US stocks fall as comments from Fed officials dash hopes for a pivot on rate hikes
- US stocks fell Thursday, marking a second session of losses for Wall Street.
- Fed officials Esther George and James Bullard separately indicated the Fed is still on course for more rate hikes.
US stocks closed in the red Thursday, pressured by rising Treasury yields, with moves underscoring recession worries among investors as Federal Reserve officials indicated the central bank still needs more rate hikes to pull down inflation.
Wall Street's major equity indexes fell for a second consecutive session. None of the S&P 500's 11 sectors ended higher. The utilities and consumer discretionary groups fared the worse, losing roughly 2% each.
Equities lost ground as Treasury yields scaled higher. The spread between the one-year yield and the 10-year yield inverted by almost a full percentage point, the most inverted level since the one-year bill was reintroduced in early June 2008, according to fixed-income data firm Tradeweb. Further yield curve inversion highlighted fears that the world's largest economy is headed into a recession on the back of the Fed's aggressive rate hikes.
Kansas City Fed President Esther George told The Wall Street Journal it may not be possible to reduce such high levels of inflation without the economy contracting.
Here's where US indexes stood at the 4:00 p.m. opening bell on Thursday:
- S&P 500: 3,946.72, down 0.3%
- Dow Jones Industrial Average: 33,546.45, down 0.02% (7.38 points)
- Nasdaq Composite: 11,144.96, down 0.35%
"I have not in my 40 years with the Fed seen a time of this kind of tightening that you didn't get some painful outcomes," she said in an interview published Wednesday. George said expectations for the Fed to stop raising rates were premature, pointing to strong price pressures in labor-intensive service sectors.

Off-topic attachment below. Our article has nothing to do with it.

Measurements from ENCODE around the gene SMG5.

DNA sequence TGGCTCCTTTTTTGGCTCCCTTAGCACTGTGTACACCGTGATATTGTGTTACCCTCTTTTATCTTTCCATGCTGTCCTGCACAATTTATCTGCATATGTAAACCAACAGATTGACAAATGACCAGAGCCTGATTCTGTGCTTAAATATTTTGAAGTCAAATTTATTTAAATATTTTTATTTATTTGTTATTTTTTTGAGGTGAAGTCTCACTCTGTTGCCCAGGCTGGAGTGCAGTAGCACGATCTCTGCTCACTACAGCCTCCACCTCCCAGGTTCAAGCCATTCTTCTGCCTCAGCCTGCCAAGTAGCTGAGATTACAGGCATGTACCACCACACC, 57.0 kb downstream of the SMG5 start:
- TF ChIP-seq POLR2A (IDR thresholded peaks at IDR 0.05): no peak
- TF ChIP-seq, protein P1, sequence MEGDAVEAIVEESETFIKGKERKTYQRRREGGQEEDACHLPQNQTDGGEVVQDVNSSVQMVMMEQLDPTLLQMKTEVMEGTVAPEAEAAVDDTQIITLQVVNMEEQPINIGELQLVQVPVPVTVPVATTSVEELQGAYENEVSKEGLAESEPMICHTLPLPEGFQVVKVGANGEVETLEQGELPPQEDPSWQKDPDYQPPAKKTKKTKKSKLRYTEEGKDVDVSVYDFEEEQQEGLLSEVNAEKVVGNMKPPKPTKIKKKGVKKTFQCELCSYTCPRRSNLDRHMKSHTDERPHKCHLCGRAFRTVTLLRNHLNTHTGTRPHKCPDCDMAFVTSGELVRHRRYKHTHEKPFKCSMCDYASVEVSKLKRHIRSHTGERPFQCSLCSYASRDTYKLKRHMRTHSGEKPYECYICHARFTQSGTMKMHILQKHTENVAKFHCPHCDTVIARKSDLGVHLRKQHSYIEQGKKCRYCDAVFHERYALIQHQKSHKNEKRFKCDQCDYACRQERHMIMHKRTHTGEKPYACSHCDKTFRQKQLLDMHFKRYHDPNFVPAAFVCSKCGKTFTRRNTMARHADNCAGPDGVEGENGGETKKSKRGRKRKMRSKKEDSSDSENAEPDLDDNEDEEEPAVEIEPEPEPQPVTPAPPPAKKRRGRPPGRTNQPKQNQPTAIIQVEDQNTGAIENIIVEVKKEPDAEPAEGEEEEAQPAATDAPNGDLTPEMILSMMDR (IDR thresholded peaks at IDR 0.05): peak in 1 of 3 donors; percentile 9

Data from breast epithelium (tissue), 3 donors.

Separately, St. Louis Federal Reserve President James Bullard in prepared remarks said the Fed's key policy rate "will need to be increased further" to attain a sufficiently restrictive level.
The Fed in 2022 has jacked up the fed funds rate from 0% to a range of 3.75%-4%, including four consecutive, hefty hikes of 75 basis points. Inflation eased somewhat in October but the headline rate of 7.7% towers over the Fed's 2% goal.
"Thus far, the change in the monetary policy stance appears to have had only limited effects on observed inflation, but market pricing suggests disinflation is expected in 2023," he said.
Along with viewpoints voiced by Fed officials, investors weighed quarterly results and economic data. Macy's jumped after the retailer raised its yearly earnings forecast. Kohl's stock swung higher. The shares had fallen earlier in the session after the clothing and housewares retailer pulled its guidance for the year.
Weekly jobless claims declined by 4,000 to 222,000. Factory activity in the Philadelphia area sharply dropped by more than expected in November.
Here's what else is happening today:
- A new FTX bankruptcy filing shows the fair value of the firm's crypto holdings is just $659,000, after founder Sam Bankman-Fried said they were worth $5.5 billion.
- Stagflation is now the consensus view on Wall Street for 2023, says Bank of America.
- The Conservative Party-led UK government laid out a 55 billion pound ($65 billion) budget. The government is aiming to restore its credibility after a prior tax plan drove the pound to an all-time low.
- 'Big Short' investor Michael Burry touts gold as a winner from the FTX fiasco and teased a bet against the stock market.
- Americans are reportedly paying the biggest-ever premium for diesel at the pump after the fuel source rose in price by 50%.
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